French Vietnamese

The audio for my presentation with Fuchsia Dunlop at Asia House is June is up. Happily, it went well, with a lot of kind questions and comments from the audience, despite one of the menu items, lemongrass creme brûlée, having to be dropped at the last minute due to serving bowl supply issues.

Fuchsia was a very generous interviewer, and amongst my friends it was lovely to see Freya, who supported my project at Asia House last year, as well as my university tutor, Lara, and my editor at the F-word, Ania. It was also excellent to work with the very vital Betty Yao and Paul Bloomfield, an old friend of Yan Kit So’s, who donated his catering expertise on the night.

Since then I’ve been working on my book proposal, rooting and growing some of the herbs that I used at the event onto my new terrace, and planning another trip to Marseille at the end of August to visit some of my Vietnamese family (+ attending to life admin, of course).

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Vietnamese Bal, (Kinh giới) on the left, and Perilla ( Tía tô) on the right.

I’ve been thinking a lot about France since going to Vietnam last year. I spent 6 days in Paris in April, since a friend of a friend of a friend, Chloe, was kind enough to lend me and Luke her little student residence studio in Montreuil, while she was at home for the Easter holidays.

I’d never spent long in Paris, although my dad had told me stories of incredible Vietnamese restaurants he’d been taken to in Paris’ Chinatown by my mum’s taxi-driver brother, Gerard, tales of decadent feasts and the lightest shredded beef salads imaginable. We struggled to find Vietnamese restaurants that even served any Vegetarian dishes in Paris, which goes to show how much the French love their meat, more exclusively than the Vietnamese or the British.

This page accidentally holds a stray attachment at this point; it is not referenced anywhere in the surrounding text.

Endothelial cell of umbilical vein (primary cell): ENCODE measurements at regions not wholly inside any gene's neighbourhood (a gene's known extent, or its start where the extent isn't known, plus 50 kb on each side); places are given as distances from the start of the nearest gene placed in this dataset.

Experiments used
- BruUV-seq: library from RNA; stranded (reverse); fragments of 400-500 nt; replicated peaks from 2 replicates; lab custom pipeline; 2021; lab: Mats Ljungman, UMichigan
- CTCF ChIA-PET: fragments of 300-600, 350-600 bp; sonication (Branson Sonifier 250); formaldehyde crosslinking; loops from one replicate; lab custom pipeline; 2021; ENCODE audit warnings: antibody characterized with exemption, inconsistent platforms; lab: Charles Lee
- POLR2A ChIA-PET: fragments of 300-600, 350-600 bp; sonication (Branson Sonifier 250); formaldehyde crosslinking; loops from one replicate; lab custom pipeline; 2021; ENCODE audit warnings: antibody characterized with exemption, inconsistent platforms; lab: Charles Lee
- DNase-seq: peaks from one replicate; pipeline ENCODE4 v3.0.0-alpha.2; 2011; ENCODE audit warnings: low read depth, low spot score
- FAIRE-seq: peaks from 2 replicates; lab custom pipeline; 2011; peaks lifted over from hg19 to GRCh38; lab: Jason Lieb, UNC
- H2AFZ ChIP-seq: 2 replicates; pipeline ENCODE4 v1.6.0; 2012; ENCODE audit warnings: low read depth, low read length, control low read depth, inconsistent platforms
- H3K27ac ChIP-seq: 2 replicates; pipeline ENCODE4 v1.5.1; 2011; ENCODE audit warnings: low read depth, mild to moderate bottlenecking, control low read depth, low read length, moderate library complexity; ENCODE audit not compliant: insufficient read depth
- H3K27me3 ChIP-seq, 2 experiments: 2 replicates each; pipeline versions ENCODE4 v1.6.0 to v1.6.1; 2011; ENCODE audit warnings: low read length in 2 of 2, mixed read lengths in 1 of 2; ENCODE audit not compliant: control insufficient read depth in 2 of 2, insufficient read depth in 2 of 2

We finally found a little place in Belleville called Cyclo that did a vegetarian version of Bun Cha Gio – spring rolls and fried tofu on a noodle salad bed. Although the spring rolls were a little bland, the tofu was soft and well coated in a thickened soy sauce, and the bowl was dressed with delicious shreds of soft, caramelised red onion. This was not the onion-free, vegan Buddhist cookery I encountered so often in Vietnam. The overall effect was richer, with deeper, more meat-like flavours and textures than in tofu you get in the UK and Vietnam, which tends to just be fried hard, not marinated and soft.

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On the dessert menu was further evidence of decadent style French/Vietnamese hybrid cooking: a luxuriant Mango Creme Brûlée. There was no mango flavour in the creme, it came simply as a piece of fresh mango grilled atop the sugar, and almost looked like a piece of caramelised Vietnamese style clapypot fish.

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The owner of Cyclo, hailing from the South of Vietnam, claimed his tofu dish was a regional speciality, a Cambodian hybrid. Since I’d eaten versions of this dish in parts of Northern Vietnam, I was quietly sceptical. Indeed, at another good Vietnamese restaurant we visited with Chloe in Paris – Au Vietnam going towards Chinatown – the owner also explained the origin of another innovative soft and fresh tofu dish, this one served in a light sauce with fresh mango and lychees. She explained why it was called ‘Imperial’ tofu: it was a family recipe, and her family had apparently been Vietnamese nobility, which is supposedly why I had never encountered it in Vietnam.

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It was interesting to hear these various origin myths, which Vietnamese restauranteurs in England don’t seem to be as bothered about sharing. I suppose French restaurant go-ers are more keen to hear romantic stories of their country’s colonial history. And it seems that French restaurant-goers also expect something a little more from their tofu, they expect it to be rendered, flavoured and textured as you would cook meat, which is a good lesson for any vegetarian gourmande.

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